After Kratos turned the entire Greek pantheon into meat stew, the team at Santa Monica Studios decided it was time for change in the God of War universe. For the latest entry in the series, the developer ended up completely renewing the series’ gameplay systems and even moved Kratos to a new playground: Norse mythology. But what God of War (2018) doesn’t show us, is how Kratos actually got to the homebase of Odin and co. and what he had to deal with during his travels. God of War: Fallen God, the newest comic in the series, promises to change this.
God of Destiny
Unfortunately, that is a promise the comic doesn’t keep. Not by a long shot. The back of God of War: Fallen God proudly claims that this new story will fill the gap between God of War III and God of War (2018), but Fallen God does everything but that. The story shows us just a flash of Kratos’ life and doesn’t even include the Greek or Norse mythologies.
Instead, we get a story about a Kratos who must make peace with what he has done and a Kratos that gets pushed to “just accept” his destiny. Seeing Kratos struggle with his past is something that always does well for this God of War fan, but Fallen God mostly goes all in when it comes to Kratos’ destiny. The writer is so determined to make this destiny a thing, that Fallen God ends up having zero character development. The Kratos we see at the start, is the Kratos we see at the end, which makes you wonder what the point of the story was in the first place.
To the Desert
Another issue is the location where the story takes place. As said before, the Greek and Norse worlds don’t make an appearance. This means that the story must take place somewhere else. Those who played the last God of War will know what’s going on when a desert shows up early in the comic. Yes, Kratos has indeed barged his way into Egyptian mythology. It’s a cool moment to see its existence confirmed but Fallen God does very little with this revelation.
Walking into a new mythology doesn’t have to be a spectacle every time, but if you introduce the world of the Pharaohs, it’s usually a good idea to include something that is unique to it. There’s definitely some Egypt hiding within the comic’s panels, but nothing that would affect the story if it had taken place somewhere else. Even Kratos’ lost wandering through the desert could have easily taken place in a destroyed and completely unrecognizable Greece or the for Kratos completely unknown Norse world.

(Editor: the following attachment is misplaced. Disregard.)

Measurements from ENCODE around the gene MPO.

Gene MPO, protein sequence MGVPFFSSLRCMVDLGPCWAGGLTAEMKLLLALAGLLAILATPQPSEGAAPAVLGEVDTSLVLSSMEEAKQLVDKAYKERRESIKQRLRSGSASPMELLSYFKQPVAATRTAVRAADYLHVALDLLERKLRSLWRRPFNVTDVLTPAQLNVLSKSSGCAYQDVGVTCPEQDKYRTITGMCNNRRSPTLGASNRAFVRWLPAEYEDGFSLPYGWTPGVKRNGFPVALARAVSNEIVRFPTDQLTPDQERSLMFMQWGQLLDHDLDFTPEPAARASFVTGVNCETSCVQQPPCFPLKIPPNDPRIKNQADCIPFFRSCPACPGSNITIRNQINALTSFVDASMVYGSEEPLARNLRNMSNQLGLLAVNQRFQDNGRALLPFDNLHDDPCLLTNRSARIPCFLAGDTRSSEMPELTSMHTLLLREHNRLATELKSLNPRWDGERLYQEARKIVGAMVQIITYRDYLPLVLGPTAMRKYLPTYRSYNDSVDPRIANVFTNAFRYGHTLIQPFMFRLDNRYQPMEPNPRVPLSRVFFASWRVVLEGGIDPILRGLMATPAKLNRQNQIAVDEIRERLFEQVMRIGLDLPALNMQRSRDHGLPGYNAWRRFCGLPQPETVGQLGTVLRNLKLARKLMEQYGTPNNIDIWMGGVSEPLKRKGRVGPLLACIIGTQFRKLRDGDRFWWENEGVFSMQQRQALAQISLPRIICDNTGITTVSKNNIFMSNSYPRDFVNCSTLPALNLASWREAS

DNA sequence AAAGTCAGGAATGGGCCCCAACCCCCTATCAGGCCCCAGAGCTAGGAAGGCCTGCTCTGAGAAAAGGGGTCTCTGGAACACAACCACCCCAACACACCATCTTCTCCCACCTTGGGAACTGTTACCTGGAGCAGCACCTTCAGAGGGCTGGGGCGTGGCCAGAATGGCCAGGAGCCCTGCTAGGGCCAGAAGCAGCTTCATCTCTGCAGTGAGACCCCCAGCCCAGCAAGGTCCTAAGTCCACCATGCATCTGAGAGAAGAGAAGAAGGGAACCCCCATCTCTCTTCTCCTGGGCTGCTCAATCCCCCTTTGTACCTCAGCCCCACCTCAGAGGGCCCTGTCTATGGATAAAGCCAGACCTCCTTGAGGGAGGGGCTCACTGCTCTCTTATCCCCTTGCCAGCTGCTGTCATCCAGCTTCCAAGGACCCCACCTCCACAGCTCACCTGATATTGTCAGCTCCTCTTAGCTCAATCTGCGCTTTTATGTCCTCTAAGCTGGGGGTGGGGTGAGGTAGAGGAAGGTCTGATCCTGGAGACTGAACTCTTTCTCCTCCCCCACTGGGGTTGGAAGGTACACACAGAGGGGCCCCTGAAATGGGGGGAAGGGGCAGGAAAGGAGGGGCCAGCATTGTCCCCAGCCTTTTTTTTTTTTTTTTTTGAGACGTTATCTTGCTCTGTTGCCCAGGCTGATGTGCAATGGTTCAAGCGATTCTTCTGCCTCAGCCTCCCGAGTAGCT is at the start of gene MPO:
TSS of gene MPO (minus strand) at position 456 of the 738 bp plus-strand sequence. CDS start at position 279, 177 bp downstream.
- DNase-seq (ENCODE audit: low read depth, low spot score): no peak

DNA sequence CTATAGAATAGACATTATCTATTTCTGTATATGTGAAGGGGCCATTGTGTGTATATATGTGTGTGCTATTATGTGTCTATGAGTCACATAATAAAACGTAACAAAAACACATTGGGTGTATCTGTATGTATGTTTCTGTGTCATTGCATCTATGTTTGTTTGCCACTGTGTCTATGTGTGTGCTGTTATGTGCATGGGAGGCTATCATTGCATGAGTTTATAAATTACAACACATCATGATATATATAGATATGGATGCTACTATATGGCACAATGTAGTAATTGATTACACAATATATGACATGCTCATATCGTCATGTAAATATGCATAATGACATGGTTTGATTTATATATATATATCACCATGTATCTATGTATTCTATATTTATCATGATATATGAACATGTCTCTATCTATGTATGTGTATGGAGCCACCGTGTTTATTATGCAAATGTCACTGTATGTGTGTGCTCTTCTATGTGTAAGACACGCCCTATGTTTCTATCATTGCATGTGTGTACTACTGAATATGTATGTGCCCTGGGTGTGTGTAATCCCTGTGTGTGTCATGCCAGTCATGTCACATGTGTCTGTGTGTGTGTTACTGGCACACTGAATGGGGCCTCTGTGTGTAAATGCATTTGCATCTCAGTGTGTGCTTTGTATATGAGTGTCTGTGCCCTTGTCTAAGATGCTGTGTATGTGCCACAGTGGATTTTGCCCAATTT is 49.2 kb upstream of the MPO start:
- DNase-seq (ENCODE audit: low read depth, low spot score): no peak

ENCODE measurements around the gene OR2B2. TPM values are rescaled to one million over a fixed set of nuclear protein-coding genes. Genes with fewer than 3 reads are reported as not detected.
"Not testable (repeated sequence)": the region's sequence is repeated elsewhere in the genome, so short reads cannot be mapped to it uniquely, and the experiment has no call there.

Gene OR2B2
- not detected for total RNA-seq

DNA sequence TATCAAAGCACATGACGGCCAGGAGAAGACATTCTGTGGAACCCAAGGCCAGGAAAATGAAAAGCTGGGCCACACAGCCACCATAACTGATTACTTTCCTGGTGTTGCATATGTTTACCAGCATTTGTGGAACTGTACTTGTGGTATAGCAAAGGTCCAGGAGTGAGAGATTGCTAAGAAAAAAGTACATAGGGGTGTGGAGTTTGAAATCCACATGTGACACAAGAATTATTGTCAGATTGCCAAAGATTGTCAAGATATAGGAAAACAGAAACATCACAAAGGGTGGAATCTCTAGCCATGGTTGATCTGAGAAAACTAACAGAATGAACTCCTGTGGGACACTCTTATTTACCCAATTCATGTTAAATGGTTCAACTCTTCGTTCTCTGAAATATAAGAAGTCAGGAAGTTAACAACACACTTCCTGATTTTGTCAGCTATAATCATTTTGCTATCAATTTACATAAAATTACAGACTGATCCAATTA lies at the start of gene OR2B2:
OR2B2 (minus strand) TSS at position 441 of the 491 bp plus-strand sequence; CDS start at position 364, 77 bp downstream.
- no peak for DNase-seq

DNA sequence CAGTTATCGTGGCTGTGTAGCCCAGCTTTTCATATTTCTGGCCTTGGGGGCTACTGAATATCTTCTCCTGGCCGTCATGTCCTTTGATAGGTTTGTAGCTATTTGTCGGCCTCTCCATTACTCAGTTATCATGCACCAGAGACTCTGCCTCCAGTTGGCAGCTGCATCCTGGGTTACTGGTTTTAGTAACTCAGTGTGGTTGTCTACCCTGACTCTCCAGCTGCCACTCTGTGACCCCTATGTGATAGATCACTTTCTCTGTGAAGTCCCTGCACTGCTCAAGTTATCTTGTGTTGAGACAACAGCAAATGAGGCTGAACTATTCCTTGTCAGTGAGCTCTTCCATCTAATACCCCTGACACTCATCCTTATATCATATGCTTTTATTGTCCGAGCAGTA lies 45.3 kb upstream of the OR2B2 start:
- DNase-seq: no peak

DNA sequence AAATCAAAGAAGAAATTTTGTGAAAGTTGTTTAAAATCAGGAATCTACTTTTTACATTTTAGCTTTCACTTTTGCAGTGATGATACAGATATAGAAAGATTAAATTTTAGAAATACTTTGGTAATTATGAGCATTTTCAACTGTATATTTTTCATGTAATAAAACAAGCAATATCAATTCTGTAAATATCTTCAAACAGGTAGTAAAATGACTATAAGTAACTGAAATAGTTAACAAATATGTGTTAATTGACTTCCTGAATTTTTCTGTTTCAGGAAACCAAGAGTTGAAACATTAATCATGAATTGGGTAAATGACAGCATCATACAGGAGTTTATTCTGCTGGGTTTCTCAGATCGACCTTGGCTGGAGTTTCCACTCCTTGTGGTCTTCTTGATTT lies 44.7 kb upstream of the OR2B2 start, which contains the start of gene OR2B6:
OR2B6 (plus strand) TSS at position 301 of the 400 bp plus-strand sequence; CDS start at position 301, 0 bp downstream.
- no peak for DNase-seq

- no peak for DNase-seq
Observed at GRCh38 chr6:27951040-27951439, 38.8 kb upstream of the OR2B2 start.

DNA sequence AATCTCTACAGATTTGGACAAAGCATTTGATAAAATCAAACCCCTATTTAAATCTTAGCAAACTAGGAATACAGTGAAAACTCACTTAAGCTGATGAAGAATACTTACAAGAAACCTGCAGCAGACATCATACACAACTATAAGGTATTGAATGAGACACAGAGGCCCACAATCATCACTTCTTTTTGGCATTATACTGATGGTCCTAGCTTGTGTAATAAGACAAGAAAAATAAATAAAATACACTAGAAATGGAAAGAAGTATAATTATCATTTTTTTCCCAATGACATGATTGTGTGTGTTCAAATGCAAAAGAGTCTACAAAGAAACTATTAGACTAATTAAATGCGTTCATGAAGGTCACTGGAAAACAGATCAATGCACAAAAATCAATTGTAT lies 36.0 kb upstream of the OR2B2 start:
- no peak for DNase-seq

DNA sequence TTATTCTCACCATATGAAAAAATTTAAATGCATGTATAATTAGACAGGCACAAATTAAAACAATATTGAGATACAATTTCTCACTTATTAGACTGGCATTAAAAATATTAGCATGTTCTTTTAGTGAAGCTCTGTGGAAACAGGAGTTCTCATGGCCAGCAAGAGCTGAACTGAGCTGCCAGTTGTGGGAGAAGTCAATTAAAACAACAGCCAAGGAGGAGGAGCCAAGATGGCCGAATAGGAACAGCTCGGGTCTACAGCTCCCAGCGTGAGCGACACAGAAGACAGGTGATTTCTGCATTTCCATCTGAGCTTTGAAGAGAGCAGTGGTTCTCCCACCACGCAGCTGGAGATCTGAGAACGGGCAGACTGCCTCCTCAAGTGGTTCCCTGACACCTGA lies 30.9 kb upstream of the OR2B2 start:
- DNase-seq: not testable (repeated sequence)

What is fun though, is the return of classic Kratos. Our bald Adonis is angry at everyone and everything during the entire Fallen God run. The last time we saw this Kratos, was during God of War: Ascension. You can definitely say that the Kratos we know today is a much better character but seeing Kratos just go nuts for an entire story is oddly nostalgic. The only thing that really pulls you out of this nostalgic trip is the fact that Kratos seems to repeat himself, a lot. After a while, you get the feeling that Kratos yells “damn” about once every three sentences. Not that Kratos is known for showing his inner Shakespeare all the time, but it’s noticeable when you’re just reading dialog.
Another positive part of the comics is the drawings. Especially drawings that show us the blue skies and those that use flames to light up a scene are done very well. There are some drawing that miss detail – specifically drawings that show us Kratos from a distance, where he is only recognizable thanks to his red tattoo – but overall, the art is solid. They even went out of their way to do something different with the panels; almost all of them look like they’ve been torn from a different page and glued to a new page. You won’t find simple squares and rectangles in God of War: Fallen God.
Funnily enough, the best drawings in the comic are not a part of the story. The best art are the covers of the loose issues of Fallen God spread throughout this compilation. There’s four of them in total and each of them could easily be put on the wall as a poster or piece of artwork. They’re that good.
God of War: Fallen God had a lot of potential but doesn’t live up to it. Promising to bridge the gap between two pivotal games in the series and not doing that isn’t that big of a deal if the story that we do get is good. That is not the case unfortunately, because the story we get adds absolutely nothing to the existing God of War lore. And that’s a shame. There are tons of existing mysteries that could still be explored, but instead of that, Fallen God goes for a swan dive into Egyptian mythology and forgets to do anything meaningful with it. In the end, all Fallen God offers us is solid art and the return of a very angry Kratos. Some nice drawing and a little nostalgia are fun, but not something a 100-page comic should be leaning on.
God of War: Fallen God is part of the God of War Timeline.